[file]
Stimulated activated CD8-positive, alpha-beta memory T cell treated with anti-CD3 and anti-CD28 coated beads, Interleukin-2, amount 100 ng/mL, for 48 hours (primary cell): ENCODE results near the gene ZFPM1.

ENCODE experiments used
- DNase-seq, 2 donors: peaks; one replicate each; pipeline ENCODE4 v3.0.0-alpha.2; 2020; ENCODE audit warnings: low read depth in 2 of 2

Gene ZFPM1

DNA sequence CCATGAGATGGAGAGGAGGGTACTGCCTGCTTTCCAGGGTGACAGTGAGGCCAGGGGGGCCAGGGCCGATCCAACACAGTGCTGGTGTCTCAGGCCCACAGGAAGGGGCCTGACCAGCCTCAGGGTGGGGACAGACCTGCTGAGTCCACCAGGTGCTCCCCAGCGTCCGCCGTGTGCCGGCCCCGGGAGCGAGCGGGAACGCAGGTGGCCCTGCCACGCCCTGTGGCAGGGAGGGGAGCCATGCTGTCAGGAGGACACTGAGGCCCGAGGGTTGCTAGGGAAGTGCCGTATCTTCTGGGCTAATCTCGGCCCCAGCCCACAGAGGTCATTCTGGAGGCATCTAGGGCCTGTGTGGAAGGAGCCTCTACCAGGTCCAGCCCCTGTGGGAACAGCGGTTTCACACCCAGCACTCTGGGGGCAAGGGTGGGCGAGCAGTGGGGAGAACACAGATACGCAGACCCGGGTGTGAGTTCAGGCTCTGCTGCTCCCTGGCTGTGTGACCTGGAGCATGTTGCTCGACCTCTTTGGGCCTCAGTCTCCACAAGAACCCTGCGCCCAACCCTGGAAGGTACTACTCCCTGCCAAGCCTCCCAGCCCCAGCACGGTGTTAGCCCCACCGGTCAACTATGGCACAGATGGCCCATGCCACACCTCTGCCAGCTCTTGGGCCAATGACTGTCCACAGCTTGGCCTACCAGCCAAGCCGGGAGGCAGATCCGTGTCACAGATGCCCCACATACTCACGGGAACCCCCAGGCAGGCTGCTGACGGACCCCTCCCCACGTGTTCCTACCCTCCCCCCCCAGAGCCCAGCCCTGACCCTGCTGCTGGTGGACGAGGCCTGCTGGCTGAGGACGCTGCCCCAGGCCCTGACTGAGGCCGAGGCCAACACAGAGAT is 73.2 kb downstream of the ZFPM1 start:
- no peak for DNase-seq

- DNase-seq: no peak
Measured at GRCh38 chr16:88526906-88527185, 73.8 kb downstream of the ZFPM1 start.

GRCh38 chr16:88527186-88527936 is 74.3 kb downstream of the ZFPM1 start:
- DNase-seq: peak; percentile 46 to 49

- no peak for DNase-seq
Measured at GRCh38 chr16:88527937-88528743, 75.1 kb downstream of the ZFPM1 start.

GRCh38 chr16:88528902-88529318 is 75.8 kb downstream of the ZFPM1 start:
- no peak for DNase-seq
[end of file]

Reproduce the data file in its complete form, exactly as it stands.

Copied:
Stimulated activated CD8-positive, alpha-beta memory T cell treated with anti-CD3 and anti-CD28 coated beads, Interleukin-2, amount 100 ng/mL, for 48 hours (primary cell): ENCODE results near the gene ZFPM1.

ENCODE experiments used
- DNase-seq, 2 donors: peaks; one replicate each; pipeline ENCODE4 v3.0.0-alpha.2; 2020; ENCODE audit warnings: low read depth in 2 of 2

Gene ZFPM1

DNA sequence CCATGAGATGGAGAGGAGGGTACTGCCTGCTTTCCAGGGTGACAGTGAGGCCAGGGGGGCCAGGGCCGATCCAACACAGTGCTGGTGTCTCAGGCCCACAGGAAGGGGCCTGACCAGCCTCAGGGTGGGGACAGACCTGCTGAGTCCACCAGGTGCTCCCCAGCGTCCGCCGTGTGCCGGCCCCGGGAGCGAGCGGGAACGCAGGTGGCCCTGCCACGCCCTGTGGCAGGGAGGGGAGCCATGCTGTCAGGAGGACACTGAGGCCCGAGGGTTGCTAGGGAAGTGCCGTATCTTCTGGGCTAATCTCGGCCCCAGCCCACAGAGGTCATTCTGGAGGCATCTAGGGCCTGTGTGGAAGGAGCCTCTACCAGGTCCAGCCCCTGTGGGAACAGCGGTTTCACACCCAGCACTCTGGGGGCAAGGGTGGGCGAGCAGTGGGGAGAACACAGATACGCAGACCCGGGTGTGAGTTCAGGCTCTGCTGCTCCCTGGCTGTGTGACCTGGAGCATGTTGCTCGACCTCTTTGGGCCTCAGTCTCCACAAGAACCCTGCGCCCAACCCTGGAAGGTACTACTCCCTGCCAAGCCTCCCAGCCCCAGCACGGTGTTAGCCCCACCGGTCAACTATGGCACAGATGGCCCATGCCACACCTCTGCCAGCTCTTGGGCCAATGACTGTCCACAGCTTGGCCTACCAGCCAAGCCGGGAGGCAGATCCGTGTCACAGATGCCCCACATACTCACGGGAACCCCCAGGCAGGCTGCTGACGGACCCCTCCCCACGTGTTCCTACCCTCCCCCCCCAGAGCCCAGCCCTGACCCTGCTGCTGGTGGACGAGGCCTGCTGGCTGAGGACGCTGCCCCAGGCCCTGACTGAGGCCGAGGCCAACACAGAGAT is 73.2 kb downstream of the ZFPM1 start:
- no peak for DNase-seq

- DNase-seq: no peak
Measured at GRCh38 chr16:88526906-88527185, 73.8 kb downstream of the ZFPM1 start.

GRCh38 chr16:88527186-88527936 is 74.3 kb downstream of the ZFPM1 start:
- DNase-seq: peak; percentile 46 to 49

- no peak for DNase-seq
Measured at GRCh38 chr16:88527937-88528743, 75.1 kb downstream of the ZFPM1 start.

GRCh38 chr16:88528902-88529318 is 75.8 kb downstream of the ZFPM1 start:
- no peak for DNase-seq